The Overwhelming Proliferation of Car-Sharing Companies

Too many transportation choices? There's an app for that.


The transportation industry is squarely in the crosshairs of the tech start-up industry, and the fruits of their disruption were on full display at this year's South by Southwest (SXSW), the high-octane tech-music-film festival in Austin last month. Uber, the on-demand towncar service, was offering free rides in pedicabs all over the city. SideCar, the ride-sharing start-up that was one of the most buzzed-about apps at this year's festival (partially because of its run-ins with city regulators), was offering free rides around town. Car-sharing service Car2Go had premium parking spots reserved around the perimeter of the Austin Convention Center.

Panels with names like "Transportation Apps and the Sharing Economy" and "Damn the Man! Disrupting Regulated Industries" featured the founders of Lyft and Zimride (ride-sharing), Wheelz and Getaround (car-sharing), and Flywheel (taxi-hailing). A "Hacking Transportation Meet Up" was sponsored by Scoot Networks -- a "Zipcar for Scooters." Hail-A-Cab, the Austin equivalent of MyTaxi and TaxiMagic, touted its services with a full-page ad in SXSW's official program guide.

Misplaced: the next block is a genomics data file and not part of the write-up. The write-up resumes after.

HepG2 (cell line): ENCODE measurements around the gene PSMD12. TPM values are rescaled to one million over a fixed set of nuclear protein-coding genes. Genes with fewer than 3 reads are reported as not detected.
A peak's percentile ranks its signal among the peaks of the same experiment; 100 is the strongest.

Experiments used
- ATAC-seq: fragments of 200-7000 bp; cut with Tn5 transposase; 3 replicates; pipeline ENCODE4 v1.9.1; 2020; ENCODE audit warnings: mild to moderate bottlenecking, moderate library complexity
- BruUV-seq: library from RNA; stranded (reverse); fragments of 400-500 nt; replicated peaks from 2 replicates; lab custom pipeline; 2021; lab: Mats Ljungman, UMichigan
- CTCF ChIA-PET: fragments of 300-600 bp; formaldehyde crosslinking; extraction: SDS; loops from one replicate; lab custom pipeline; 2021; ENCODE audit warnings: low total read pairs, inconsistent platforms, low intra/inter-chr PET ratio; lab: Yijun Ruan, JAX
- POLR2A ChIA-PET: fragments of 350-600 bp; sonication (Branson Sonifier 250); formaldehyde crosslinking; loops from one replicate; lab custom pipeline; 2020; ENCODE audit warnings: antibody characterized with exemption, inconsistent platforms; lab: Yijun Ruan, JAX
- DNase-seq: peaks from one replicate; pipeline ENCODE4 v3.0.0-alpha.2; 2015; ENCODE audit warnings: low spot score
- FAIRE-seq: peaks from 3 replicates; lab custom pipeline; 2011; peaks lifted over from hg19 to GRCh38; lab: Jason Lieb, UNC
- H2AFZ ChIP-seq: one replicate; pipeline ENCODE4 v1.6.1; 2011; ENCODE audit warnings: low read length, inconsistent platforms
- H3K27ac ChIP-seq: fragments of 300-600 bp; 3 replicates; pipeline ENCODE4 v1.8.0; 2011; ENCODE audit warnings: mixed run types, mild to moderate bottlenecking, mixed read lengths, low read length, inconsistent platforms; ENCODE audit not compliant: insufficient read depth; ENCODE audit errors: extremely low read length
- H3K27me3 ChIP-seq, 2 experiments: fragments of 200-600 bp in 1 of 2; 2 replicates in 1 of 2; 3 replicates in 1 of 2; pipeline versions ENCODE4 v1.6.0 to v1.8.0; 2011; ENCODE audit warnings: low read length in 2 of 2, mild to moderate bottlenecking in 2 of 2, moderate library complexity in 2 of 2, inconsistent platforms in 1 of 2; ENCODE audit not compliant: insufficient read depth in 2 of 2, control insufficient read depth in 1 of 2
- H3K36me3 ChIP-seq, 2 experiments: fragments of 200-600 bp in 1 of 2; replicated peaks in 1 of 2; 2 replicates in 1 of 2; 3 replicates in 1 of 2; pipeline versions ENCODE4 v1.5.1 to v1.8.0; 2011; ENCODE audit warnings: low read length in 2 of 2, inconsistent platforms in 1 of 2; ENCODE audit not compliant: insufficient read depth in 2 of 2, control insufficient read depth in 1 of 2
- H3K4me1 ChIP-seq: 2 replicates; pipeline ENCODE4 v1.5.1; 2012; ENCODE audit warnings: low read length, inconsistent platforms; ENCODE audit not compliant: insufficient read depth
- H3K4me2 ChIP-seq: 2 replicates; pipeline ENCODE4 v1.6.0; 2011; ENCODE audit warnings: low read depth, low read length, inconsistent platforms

I'm a fan of these new transportation disrupters. I'm in the sweet-spot of their demographic: a carless, eco-friendly, early-adopting urban-dweller. I used Uber to get me to the DC airport on my way to SXSW. A week before the conference, I received a holographic sticker from Car2Go for my membership card that qualified me a "Pro User." Together with my stay at three different Airbnb rooms over my time in Austin, I am a bona-fide member of the Sharing Economy.

But even for an avid user like me, the scene in Austin was quite overwhelming. Currently, most of these transportation apps are being beta-tested in different urban centers. But SXSW, which basically assembled all of them in a few square blocks, provided a vision for what the future could look like in major metros around the country -- and it wasn't pretty. As Columbia professor Tim Wu recently argued in The New Republic, "The unfortunate fact is that extreme abundance--like extreme scarcity, but in different ways--can make humans miserable."

There were so many options for getting from Point A to Point B, I was often paralyzed before I stepped out the door. Do I use a car-share or a ride-share? Should I order a cab, a pedicab, or a sedan? Car2Go or Zipcar? How about a scooter or a bike-share? What about plain-old public transportation? By the time I've checked the dozen apps on my phone, compared prices, wait times, and travel times, I probably could have made it to my destination by walking. It took my wife and I over an hour to weigh all the different options of getting her to the airport. (We eventually decided on a Zipcar.)

Thankfully, there seems to be an app that aims to make sense of this dystopian future of transportation. I met the founders of RideScout at SXSW, of course, where they showed me their new tool that aggregates all these various transportation options in a single interface. While most transportation options have their own apps, RideScout collects them in one place. You plug in your departure and RideScout will present you with various options based on your current location, allowing you to compare them by duration and price, all in real-time.